Three dynasties ruled China between the beginning of the second millennium BC and the year 221 BC. They all lived around the Yellow River Basin. The Xia, Shang and Zhou were responsible for the process of occupation of Chinese territory and for the ethnic formation of the country .
Even before the influence of this dynasty, around 2.9 thousand years BC, important inventions credited to the Chinese were already registered, such as the potter’s wheel, a great advance to model the vase. Even today, this is one of the most common methods for producing clay pots.
The reign of the Xia dynasty, the oldest of them, begins in 2200 BC and goes until 1750 BC, in the region known as the Yellow River Valley. Historians have little evidence gathered about the permanence of the Xia dynasty, which began with the reign of Yu the Great, known for acting against the Yellow River floods.
On the Xia side, China experienced the development of agriculture, commerce and medicine. Settlers built houses on the banks of the Yellow River and, in addition to cultivating the land, also kept animals. It is also during this period that silk appears, made from the cocoon of the silkworm.
Seventeen emperors reigned during this dynastic period. The Xia dynasty played an important role in the social organization of the Chinese, being responsible for the institution of marriage. Also the precursor works of writing, which would be perfected by its successor, the Shang dynasty, which remained from 1750 BC to 1040 BC
Scholars in the Shang dynasty developed a writing system that was engraved on animal bones and bronze pieces. The inhabitants of that dynastic period developed the use of bronze pieces and an exquisite system of social organization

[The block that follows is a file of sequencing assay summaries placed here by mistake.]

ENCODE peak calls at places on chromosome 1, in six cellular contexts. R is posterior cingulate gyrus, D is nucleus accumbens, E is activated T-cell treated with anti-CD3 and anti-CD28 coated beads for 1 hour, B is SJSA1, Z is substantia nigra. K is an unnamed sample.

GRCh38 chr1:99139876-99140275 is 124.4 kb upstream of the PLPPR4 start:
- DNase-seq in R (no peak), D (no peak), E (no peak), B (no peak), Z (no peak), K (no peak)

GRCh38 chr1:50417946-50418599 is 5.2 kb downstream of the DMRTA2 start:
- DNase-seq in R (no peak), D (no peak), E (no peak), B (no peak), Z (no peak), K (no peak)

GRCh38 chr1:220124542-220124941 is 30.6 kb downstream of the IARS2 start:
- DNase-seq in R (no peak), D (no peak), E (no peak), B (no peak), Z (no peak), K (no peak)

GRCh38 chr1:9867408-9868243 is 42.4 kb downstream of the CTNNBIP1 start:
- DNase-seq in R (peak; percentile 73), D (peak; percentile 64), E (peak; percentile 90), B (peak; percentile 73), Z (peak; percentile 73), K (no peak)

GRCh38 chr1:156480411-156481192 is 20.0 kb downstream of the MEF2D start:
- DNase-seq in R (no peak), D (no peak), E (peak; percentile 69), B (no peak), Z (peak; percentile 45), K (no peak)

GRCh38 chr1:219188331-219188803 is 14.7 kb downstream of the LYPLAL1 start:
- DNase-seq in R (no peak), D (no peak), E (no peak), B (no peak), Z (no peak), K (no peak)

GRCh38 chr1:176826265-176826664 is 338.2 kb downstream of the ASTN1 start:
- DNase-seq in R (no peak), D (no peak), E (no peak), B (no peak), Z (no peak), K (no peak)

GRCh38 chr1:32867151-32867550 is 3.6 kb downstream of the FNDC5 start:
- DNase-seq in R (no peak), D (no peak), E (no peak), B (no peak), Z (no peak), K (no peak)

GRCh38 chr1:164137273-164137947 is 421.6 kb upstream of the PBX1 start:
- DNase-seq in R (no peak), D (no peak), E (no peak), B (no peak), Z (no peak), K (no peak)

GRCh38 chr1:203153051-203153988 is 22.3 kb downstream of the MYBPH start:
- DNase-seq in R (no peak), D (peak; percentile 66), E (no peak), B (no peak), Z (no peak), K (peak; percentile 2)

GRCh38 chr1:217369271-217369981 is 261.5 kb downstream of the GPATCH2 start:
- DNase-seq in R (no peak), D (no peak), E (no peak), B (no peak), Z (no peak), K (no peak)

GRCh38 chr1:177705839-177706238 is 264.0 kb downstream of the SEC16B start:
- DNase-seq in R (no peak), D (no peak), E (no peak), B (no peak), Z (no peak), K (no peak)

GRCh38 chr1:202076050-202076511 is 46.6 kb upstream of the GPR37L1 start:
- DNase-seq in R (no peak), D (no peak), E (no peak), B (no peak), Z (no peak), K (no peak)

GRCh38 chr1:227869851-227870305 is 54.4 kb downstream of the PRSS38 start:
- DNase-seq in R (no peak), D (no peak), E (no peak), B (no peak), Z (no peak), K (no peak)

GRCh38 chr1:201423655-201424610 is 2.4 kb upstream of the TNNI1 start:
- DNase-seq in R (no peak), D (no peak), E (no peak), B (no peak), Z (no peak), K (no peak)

Ceramic pot from the Shang dynasty
Researchers found bronze vases with the first evidence of writing dating back to 1200 BC
The Shang divided society between nobles, inhabitants of city-palaces and peasants. Monarchical power was restricted to the religious field. They were polytheists and believed that the dead were transformed into gods.
The last Chinese capital belonging to the Shang dynasty was located in Anyang in 1300 BC, whose evidence was only discovered by archaeologists in the last century.
Neighboring peoples ended up weakening the dynasty, which was replaced by the Zhou, who ruled China between 1100 BC and 771 BC Previously allied with the Shang, the Zhou lived in the lands that are now known as Shaanxi.
A battle that took place in 1050 BC marked the fall of the Shang dynasty and led China to the period that became known as the “golden age”. The reference summed up the Zhou’s way of governing, admittedly efficient.
Power was weakened in the year 771 BC, when King Zhou was killed by members of a tribe of vassals. Although the son assumed power, he fled to the east and the dynasty’s influence was weakened.
The Zhou dynasty is considered to be the main founder of Chinese civilization and controlled the country during the Middle Kingdom. It was up to the Zhou to develop the first military artifacts in iron, which contributed to the defense of borders. This is the so-called iron age in China.
Vase from the Zhou Dynasty
Among the many points that highlight this dynastic period is Confucius , born in 600 BC and considered one of the most important philosophers in Chinese and world history. Confucius’ doctrine, Confucianism , encourages traditional hierarchy, rituals, piety and respect for the elderly.
In 221 BC, Qin Shi Huangdi became the emperor of unified China after almost 250 years of war. Huangdi’s reign begins the period of imperial China and is responsible for the introduction of the payment system, weights and measures and writing.
Also during this period the construction of the Great Wall of China begins . Quin Shi Huangdi died in 210 BC and, to protect his grave, an army of 10,000 ceramic soldiers was built. The warriors became known as the Terracotta Army and, although they were produced in series, they exhibit individual features.